Saenuri proposes ‘green light’ law for bill logjam

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Saenuri proposes ‘green light’ law for bill logjam


Choi Kyung-hwan

In a move to pass bills that lawmakers across party lines generally support, Saenuri Floor Leader Choi Kyung-hwan proposed to the opposition New Politics Alliance for Democracy that bills be sent straight to a vote, bypassing National Assembly committees.

Choi’s proposal, which he called a “green light” law, was made in an address to National Assembly members yesterday on the first day of a 30-day extra session.

“I propose to put green ribbons on bills that are not in dispute and load them on an express train to the plenary session,” said the three-term lawmaker.

Choi said if his proposed amendment gets passed, any bill that party floor leaders and the Assembly speaker designate a “green light” bill can be sent straight for a vote on the Assembly floor.

Choi’s “green light” proposal stems from the failure of the rival parties to pass a nuclear security bill last month despite President Park Geun-hye’s repeated requests ahead of a Nuclear Security Summit in The Hague last week.

Lawmakers from the former Democratic Party, which is now reconfigured and renamed the New Politics Alliance for Democracy, refused to pass the bill, which was meant to improve the safety of nuclear materials in domestic use, storage and transport, though they agreed with the need for its passage. Democrats demanded the Saenuri pass a set of broadcasting-related bills in return during the March session.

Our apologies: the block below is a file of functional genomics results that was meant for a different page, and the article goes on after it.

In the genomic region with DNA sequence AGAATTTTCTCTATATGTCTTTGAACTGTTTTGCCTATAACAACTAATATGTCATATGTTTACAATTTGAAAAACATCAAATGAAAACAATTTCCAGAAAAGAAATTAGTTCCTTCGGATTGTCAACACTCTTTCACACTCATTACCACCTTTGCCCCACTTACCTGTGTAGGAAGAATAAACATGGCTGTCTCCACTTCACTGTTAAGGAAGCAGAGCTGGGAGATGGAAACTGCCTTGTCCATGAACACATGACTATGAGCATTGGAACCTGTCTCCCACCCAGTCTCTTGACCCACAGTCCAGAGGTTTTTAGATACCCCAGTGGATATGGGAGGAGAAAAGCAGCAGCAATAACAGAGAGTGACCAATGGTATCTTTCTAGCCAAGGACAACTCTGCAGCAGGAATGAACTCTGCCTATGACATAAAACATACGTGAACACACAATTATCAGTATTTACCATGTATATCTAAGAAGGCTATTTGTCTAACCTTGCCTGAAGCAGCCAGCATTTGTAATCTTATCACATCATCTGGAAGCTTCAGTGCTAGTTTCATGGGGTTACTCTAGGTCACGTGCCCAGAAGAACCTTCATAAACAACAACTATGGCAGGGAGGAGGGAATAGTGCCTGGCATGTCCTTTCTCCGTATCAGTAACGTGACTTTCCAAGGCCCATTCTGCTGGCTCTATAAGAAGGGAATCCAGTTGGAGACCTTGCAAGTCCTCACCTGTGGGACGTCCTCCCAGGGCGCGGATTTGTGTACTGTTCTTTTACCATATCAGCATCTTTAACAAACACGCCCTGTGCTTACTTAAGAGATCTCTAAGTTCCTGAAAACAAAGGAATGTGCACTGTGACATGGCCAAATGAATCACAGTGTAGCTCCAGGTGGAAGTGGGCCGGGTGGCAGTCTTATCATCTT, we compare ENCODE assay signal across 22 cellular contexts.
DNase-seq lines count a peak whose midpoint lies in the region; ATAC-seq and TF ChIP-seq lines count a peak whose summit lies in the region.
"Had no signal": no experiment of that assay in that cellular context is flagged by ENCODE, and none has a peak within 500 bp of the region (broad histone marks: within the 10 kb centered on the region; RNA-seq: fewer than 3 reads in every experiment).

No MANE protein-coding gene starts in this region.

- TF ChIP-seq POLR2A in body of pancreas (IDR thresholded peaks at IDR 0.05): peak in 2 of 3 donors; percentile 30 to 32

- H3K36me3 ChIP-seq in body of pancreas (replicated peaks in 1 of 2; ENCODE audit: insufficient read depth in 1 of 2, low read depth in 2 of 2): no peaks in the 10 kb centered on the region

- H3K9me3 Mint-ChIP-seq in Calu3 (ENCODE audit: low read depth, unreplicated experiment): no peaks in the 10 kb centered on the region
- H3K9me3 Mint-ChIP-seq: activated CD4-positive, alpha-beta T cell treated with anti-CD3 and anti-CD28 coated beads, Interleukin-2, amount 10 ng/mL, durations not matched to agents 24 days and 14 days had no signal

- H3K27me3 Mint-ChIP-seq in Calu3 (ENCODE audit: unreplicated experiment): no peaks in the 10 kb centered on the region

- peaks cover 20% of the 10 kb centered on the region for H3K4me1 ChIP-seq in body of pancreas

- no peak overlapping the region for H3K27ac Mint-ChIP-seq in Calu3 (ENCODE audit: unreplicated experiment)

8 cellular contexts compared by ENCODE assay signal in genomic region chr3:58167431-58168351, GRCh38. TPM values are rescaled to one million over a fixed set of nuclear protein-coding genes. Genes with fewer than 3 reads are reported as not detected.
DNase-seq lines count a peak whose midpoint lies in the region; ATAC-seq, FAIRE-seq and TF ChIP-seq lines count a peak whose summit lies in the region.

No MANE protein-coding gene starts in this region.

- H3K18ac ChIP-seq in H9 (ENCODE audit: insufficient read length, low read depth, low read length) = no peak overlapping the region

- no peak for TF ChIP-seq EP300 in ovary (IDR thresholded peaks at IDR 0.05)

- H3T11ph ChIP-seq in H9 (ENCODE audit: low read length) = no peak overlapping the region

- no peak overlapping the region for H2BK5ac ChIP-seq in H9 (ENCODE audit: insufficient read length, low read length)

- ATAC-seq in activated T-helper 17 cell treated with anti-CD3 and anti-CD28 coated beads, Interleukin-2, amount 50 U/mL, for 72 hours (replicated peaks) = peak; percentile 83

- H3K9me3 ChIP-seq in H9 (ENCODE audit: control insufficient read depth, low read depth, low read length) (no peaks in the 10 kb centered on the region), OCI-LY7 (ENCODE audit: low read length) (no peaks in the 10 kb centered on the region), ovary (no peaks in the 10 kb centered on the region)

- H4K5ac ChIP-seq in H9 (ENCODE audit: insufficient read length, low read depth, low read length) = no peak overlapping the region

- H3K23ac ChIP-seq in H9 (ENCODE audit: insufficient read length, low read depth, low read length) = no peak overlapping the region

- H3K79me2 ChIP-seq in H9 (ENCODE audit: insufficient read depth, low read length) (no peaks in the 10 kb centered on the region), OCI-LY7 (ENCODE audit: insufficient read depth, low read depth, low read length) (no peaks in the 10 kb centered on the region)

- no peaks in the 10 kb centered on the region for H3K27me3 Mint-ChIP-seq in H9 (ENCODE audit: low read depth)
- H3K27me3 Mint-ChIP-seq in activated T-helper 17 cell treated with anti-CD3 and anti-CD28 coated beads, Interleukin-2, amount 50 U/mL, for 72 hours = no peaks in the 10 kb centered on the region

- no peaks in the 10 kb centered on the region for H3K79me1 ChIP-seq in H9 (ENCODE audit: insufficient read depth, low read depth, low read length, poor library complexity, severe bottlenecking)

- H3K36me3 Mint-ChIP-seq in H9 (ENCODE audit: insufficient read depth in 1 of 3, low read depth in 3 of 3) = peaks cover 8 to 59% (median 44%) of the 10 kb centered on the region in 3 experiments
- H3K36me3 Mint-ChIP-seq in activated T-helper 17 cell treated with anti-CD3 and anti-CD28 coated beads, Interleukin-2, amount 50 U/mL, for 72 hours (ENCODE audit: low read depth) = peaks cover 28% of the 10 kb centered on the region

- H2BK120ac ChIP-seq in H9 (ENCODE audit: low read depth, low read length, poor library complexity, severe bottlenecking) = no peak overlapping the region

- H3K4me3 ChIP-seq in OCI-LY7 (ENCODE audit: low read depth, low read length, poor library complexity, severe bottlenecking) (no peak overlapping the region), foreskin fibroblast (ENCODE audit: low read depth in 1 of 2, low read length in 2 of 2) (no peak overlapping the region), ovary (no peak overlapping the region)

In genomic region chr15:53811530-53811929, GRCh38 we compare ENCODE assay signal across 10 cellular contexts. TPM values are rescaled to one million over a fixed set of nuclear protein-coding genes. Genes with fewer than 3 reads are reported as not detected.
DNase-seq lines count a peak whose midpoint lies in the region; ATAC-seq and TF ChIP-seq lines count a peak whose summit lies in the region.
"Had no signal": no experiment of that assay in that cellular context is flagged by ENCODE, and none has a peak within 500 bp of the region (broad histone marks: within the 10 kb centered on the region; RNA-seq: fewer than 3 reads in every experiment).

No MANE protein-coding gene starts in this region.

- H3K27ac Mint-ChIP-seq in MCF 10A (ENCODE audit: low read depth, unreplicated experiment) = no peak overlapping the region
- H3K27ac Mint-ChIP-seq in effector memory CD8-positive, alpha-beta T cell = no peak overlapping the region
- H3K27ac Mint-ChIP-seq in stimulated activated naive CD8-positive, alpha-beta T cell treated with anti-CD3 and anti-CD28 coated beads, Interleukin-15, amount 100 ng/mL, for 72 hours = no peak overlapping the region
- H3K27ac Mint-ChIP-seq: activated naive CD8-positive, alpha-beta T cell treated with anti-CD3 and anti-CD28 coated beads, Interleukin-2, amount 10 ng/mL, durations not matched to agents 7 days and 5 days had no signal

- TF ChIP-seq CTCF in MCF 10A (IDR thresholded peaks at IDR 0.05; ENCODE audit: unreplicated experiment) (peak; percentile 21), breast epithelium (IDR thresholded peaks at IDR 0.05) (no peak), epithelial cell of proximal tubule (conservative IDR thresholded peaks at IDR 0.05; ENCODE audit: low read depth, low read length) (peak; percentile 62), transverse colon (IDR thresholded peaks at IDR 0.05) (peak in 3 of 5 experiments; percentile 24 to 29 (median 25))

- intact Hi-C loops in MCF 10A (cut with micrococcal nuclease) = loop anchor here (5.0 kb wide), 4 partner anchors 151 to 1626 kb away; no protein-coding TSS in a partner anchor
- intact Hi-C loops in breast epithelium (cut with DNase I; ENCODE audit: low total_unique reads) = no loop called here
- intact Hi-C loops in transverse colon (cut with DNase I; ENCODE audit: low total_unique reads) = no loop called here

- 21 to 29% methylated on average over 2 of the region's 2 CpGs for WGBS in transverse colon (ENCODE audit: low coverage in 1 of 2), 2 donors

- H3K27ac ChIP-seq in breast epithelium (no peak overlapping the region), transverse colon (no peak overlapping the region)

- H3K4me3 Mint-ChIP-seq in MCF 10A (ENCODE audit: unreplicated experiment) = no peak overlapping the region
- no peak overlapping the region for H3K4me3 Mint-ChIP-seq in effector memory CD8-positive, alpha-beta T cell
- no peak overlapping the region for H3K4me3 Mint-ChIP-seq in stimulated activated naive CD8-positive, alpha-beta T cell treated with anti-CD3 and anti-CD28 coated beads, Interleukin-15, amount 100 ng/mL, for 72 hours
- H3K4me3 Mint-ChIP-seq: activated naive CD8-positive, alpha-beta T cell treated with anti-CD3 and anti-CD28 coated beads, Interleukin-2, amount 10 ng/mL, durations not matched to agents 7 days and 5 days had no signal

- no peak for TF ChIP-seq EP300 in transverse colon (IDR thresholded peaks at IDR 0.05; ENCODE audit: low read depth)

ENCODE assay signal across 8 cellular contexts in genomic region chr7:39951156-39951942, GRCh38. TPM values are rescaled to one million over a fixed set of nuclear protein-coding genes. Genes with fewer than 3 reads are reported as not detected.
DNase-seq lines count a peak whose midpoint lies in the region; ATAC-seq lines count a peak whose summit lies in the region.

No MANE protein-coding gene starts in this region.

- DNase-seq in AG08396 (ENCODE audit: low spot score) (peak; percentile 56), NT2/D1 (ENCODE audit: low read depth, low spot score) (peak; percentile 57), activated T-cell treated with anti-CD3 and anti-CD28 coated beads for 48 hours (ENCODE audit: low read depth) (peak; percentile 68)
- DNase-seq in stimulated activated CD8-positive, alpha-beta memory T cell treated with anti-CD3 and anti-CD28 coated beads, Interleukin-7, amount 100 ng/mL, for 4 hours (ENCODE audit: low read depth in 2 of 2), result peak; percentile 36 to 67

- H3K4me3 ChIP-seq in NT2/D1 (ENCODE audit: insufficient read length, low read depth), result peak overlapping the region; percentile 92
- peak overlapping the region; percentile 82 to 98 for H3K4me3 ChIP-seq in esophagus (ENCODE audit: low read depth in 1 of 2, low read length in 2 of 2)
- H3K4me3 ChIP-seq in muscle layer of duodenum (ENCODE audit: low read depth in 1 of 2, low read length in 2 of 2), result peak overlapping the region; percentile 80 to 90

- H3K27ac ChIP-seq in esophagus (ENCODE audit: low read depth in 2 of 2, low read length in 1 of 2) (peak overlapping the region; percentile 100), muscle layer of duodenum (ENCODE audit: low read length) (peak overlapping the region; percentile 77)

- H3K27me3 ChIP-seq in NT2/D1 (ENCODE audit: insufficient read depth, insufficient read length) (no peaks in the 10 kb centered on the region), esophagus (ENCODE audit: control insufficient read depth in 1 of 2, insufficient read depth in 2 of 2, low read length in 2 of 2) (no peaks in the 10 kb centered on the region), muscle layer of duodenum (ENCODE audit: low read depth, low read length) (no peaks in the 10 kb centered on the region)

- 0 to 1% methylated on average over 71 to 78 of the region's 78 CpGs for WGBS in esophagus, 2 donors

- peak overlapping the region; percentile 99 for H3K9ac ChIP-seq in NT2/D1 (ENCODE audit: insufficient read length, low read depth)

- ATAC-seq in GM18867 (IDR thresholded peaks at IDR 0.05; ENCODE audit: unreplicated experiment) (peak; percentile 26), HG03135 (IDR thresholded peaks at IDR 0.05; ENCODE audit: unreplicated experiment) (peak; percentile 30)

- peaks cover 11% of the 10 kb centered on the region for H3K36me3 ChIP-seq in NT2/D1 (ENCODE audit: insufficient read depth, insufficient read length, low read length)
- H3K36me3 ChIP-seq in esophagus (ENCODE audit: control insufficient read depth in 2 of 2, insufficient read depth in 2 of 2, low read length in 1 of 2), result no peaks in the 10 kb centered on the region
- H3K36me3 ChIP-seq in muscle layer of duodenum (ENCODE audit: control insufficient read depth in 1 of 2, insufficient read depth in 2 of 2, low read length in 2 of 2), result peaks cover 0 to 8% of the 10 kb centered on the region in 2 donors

During his speech, Choi made an official apology to lawmakers for reneging on a presidential campaign promise to eliminate the candidate nomination system for city, county and district councils.

He said the party’s flip-flopping on the issue was justified.

“It is the utmost responsibility of a political party to nominate [qualified] candidates and let people judge them in an election,” Choi said.

“If a political party evades such responsibility and lets unqualified people run in an election, it would be tantamount to the dereliction of its duty.”

During the presidential race of 2012, the Saenuri Party promised to abolish party nominations for those positions.

Despite Choi’s plea for support for the “green light” law by the newly launched NPAD, which commands the loyalty of 130 lawmakers, it remains unclear whether it will give it.

“The National Assembly has not been functioning well because the politics of trust and communication has been lost,” said Chyung Ho-joon, spokesman of the NPAD, yesterday at the National Assembly.

“Everyone knows that the passage of the nuclear security and basic pension bills have been delayed because the government and the ruling party have broken their promises.”


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